Somatization occurs when psychological concerns are converted into physical symptoms. For example, a person who has just lost a loved one may somaticize their grief through severe fatigue. The prefix “soma” stems from the Greek word for body.
WHAT CAUSES SOMATIZATION?
There are many theories about why somatization occurs. These theories involve:
Biological Sensitivity: A person may have a heightened sensitivity to certain sensations, such as pain or nausea. They may be more likely to attribute these sensations to illness. A person may also misinterpret psychological symptoms, such as anxious sweating, to a physical cause.
Trauma/Stress: Research shows survivors of trauma are particularly susceptible to somatization. Trauma can lead to high levels of cortisol and other hormones. These chemicals can weaken one’s immune system and cause physical symptoms such as dizziness.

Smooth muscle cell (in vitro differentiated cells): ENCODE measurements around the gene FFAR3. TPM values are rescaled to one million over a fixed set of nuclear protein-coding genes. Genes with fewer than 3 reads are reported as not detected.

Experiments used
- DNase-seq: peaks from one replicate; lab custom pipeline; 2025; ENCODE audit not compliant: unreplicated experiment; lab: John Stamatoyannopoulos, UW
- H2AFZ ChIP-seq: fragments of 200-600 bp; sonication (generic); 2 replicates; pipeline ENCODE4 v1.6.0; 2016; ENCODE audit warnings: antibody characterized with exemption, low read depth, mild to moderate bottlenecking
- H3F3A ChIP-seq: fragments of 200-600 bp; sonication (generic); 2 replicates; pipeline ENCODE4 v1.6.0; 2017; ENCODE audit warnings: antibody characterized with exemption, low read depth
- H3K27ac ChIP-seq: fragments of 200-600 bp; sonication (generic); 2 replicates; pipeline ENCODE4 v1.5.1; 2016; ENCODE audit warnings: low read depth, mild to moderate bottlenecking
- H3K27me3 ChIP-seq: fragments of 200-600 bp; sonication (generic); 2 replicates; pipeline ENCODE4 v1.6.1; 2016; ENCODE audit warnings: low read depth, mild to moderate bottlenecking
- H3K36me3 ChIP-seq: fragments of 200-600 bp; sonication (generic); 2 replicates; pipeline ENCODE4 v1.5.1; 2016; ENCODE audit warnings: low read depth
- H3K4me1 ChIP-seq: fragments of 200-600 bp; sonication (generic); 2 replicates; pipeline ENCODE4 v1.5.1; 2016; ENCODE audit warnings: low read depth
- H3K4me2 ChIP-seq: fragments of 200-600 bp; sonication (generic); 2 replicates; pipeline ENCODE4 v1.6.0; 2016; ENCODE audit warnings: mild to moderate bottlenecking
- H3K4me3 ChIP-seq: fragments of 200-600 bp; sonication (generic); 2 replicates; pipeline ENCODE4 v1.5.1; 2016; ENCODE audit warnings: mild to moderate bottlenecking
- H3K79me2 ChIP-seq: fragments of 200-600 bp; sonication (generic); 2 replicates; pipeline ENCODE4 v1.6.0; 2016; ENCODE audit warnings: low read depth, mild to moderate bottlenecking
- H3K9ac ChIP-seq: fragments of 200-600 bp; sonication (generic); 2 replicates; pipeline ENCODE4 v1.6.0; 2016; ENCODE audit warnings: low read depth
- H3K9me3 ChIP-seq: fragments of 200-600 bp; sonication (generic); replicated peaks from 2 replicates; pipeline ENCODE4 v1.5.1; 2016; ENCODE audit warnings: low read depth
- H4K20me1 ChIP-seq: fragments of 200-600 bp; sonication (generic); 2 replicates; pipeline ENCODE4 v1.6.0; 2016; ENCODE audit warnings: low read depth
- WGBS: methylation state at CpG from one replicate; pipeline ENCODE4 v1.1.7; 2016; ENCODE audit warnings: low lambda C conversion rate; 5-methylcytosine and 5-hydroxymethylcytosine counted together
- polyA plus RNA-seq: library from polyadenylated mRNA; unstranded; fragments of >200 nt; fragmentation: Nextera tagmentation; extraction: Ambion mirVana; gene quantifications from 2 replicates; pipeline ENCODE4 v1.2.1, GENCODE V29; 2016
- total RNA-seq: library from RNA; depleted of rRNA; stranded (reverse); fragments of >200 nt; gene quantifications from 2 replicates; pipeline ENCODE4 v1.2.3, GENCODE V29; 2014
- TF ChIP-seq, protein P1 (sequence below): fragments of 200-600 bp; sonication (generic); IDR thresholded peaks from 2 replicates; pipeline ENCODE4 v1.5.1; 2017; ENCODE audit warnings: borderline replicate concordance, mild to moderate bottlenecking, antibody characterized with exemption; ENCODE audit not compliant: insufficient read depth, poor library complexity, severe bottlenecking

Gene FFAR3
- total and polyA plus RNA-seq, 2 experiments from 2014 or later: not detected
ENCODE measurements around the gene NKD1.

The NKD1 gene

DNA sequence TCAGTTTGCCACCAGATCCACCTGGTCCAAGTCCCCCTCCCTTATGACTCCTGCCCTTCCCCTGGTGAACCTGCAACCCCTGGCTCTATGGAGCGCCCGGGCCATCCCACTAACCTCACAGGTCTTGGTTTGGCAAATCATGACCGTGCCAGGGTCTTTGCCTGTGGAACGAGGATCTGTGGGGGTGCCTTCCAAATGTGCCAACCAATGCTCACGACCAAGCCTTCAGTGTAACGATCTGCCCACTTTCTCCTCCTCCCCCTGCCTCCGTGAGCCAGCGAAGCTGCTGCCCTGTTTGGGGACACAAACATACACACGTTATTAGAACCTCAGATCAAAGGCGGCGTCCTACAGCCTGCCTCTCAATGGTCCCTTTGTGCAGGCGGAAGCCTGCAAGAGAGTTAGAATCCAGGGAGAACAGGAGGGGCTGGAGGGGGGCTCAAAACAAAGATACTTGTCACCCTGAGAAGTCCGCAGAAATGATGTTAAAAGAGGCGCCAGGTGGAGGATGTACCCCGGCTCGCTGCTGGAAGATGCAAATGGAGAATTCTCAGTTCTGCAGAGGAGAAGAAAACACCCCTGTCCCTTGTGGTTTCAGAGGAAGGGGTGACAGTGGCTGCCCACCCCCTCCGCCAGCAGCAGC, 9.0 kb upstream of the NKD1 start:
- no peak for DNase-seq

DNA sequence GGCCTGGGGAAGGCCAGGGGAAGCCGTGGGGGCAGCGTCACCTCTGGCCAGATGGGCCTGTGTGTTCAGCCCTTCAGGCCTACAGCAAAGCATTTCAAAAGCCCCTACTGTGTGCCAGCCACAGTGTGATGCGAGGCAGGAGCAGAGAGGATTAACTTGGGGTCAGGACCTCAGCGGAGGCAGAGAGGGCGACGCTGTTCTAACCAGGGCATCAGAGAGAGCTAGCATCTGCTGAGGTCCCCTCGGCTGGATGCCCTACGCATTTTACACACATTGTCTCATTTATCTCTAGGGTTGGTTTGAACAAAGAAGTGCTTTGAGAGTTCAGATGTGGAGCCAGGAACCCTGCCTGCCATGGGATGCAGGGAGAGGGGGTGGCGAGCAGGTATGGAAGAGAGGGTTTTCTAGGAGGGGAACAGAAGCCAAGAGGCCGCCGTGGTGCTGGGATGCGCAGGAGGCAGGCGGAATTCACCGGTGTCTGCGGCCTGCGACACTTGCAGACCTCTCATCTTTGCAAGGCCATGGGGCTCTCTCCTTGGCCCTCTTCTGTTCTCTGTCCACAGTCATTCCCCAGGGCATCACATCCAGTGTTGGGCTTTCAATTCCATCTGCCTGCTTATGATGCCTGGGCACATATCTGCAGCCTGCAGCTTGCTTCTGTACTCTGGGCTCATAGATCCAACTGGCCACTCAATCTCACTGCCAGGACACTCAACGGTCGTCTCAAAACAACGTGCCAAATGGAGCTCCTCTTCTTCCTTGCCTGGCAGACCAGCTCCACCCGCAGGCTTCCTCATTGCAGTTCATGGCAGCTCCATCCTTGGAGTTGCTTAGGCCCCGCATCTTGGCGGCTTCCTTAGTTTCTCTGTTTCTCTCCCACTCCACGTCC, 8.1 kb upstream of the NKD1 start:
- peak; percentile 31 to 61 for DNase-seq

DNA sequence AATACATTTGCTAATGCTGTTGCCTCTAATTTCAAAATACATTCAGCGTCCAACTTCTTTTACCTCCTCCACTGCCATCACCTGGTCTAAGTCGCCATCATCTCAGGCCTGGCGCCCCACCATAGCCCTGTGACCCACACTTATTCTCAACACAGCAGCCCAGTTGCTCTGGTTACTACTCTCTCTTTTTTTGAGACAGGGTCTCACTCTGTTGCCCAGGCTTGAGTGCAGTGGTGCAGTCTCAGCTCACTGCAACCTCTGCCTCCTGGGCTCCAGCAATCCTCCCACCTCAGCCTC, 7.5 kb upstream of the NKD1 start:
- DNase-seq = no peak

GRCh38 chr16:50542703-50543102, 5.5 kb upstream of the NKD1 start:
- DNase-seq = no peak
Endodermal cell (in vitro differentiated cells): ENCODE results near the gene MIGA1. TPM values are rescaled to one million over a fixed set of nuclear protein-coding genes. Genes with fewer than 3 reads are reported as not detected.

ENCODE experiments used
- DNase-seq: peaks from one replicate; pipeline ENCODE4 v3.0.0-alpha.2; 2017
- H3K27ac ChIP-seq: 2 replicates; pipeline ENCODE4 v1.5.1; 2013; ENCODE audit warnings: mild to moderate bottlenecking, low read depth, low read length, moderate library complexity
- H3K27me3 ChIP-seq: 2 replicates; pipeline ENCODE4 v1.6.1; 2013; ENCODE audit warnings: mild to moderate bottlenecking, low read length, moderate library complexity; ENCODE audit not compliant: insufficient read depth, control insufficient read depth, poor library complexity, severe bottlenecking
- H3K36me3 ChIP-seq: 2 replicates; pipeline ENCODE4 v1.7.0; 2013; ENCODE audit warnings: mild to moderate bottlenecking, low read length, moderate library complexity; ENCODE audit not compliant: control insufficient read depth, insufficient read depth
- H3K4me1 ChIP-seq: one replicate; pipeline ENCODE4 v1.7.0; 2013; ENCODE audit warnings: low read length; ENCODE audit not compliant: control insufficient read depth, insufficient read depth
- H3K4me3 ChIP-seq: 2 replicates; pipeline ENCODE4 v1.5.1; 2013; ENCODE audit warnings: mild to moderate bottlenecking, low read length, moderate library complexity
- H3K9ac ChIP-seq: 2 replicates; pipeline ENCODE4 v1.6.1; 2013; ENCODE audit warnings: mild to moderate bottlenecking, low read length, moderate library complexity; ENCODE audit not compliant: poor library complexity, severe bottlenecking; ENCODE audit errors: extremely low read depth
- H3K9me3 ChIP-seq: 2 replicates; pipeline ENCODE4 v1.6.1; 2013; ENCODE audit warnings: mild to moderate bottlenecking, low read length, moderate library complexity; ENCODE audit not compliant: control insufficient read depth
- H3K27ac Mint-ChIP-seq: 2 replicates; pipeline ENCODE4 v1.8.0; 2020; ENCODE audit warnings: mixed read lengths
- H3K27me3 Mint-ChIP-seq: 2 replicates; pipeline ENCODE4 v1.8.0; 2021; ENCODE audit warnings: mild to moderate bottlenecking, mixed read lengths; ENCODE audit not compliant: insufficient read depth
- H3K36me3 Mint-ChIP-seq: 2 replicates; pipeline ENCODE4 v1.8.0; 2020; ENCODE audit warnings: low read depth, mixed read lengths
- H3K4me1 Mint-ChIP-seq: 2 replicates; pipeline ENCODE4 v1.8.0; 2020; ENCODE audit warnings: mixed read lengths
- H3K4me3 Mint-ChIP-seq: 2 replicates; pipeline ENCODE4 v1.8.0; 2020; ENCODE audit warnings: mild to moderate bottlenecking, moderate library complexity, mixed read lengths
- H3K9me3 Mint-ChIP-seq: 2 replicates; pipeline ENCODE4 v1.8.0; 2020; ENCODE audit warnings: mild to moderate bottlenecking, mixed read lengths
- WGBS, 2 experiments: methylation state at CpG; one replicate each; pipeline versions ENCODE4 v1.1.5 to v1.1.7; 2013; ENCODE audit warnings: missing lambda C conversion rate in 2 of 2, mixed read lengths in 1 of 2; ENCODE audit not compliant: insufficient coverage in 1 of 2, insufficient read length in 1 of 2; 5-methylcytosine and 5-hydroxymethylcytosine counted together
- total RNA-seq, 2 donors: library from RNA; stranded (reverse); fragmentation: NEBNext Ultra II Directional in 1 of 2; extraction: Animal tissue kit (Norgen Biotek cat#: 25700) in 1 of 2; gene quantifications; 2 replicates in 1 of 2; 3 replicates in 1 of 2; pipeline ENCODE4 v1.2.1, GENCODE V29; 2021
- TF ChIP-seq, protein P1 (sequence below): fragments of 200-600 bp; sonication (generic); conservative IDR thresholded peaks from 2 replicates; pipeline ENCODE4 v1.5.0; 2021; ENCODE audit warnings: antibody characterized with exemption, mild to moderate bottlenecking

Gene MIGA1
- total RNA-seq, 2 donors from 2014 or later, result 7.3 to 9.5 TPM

The Unconscious: Somatization could be a defense mechanism, protecting the person from emotional overwhelm. Some psychological symptoms may be so overwhelming that a person cannot face them consciously. A person’s distress may then find an outlet through the body, converting to a physical symptom.
Cultural Attitudes: Some people may live in a culture that stigmatizes emotional distress. A person may receive more attention and sympathy when they present physical symptoms than when they report psychological issues. A person’s mind and body may “learn” to somaticize distress in order to get help.
Somatization may be caused by multiple factors. It could also have no perceivable cause. Regardless of why the somatization occurs, the symptoms are real and do cause distress. People experiencing somatization can get treatment by finding a therapist.